I once described Paul Fisher, the head of markets at the Bank of England, as having his swagger back once the recovery started, only to be reprimanded by the Bank. It was impossible to use the words “Paul Fisher” and “swagger” in the same sentence, I was told.
That view was clearly correct, judging by his latest speech. Mr Fisher is so rooted to the fence, he is unable to express a judgement on almost anything. Everything on one hand is precisely balanced by things on his other hand. With such equivocation, Mr Fisher is not the most interesting Monetary Policy Committee member. He seems destined to follow where others lead and does not appear a swing voter on the delicately balanced Committee.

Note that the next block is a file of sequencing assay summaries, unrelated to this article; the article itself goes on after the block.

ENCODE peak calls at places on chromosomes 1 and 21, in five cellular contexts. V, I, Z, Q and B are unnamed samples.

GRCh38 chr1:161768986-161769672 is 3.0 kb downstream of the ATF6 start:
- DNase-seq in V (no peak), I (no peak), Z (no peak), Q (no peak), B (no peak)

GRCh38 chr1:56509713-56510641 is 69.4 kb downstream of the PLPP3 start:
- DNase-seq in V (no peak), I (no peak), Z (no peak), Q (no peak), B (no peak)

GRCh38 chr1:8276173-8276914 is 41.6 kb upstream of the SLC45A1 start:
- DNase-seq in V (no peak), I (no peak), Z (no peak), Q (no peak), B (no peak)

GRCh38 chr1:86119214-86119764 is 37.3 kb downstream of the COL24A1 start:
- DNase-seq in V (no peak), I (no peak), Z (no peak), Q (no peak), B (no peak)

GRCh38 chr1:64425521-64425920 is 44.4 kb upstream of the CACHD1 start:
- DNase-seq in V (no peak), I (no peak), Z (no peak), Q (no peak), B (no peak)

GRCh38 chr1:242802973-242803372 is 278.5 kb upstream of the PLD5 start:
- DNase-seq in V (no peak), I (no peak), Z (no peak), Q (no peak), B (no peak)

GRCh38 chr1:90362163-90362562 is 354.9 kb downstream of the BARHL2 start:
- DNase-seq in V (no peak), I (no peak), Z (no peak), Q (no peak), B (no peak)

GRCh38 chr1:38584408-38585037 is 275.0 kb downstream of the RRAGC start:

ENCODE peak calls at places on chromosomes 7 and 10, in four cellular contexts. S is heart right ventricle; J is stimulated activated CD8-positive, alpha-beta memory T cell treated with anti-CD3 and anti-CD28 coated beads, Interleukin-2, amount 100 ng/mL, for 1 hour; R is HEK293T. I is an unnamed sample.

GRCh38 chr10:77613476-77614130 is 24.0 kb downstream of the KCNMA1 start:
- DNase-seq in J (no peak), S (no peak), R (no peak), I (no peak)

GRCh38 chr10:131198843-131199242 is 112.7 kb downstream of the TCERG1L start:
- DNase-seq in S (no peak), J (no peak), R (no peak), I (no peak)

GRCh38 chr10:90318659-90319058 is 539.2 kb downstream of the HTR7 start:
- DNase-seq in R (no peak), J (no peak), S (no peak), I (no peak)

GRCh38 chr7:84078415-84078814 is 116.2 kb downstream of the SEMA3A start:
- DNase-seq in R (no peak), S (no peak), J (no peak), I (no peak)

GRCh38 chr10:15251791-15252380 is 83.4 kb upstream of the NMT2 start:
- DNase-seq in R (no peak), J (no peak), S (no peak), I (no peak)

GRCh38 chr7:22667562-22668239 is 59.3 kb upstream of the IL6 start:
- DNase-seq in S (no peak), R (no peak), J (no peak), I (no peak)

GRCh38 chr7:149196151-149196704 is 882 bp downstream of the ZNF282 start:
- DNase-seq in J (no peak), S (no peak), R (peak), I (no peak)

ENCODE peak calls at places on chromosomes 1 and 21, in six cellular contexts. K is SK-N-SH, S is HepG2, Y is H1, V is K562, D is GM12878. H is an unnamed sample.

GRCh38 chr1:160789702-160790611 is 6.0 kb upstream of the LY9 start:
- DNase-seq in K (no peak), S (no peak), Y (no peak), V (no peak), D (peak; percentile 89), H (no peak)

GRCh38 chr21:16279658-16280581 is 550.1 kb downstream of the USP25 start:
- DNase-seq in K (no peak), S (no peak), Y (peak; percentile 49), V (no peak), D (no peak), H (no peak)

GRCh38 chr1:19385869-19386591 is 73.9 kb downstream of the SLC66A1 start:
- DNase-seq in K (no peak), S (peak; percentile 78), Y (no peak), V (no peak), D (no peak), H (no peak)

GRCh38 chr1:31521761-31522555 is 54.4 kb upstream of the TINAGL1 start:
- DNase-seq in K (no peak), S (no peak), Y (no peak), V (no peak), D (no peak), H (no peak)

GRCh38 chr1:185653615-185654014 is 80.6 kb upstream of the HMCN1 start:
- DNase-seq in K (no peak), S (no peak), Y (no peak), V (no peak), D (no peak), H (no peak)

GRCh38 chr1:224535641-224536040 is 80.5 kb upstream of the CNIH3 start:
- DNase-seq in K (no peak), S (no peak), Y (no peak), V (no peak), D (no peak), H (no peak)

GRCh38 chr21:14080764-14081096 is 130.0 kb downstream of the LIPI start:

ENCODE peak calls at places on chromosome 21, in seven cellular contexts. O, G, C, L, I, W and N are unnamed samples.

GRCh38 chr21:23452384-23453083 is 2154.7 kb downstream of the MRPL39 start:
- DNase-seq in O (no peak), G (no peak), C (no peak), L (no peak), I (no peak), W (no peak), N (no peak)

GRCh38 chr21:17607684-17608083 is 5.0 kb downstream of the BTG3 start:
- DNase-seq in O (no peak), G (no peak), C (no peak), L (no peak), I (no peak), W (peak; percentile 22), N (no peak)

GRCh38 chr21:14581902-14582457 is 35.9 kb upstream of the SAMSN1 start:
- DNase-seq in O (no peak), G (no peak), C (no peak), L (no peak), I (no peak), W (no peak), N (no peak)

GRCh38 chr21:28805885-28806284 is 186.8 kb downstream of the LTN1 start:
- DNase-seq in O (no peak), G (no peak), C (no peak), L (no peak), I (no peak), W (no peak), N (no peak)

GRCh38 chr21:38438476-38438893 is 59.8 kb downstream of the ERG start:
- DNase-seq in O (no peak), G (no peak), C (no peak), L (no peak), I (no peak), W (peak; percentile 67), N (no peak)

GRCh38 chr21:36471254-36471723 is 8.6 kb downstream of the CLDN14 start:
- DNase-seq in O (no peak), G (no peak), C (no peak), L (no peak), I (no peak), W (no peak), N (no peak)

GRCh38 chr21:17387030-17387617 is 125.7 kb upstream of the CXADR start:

Mr Fisher’s discussion of the amount of spare capacity in the economy is a good example of how loathed he is to make any judgements. Read more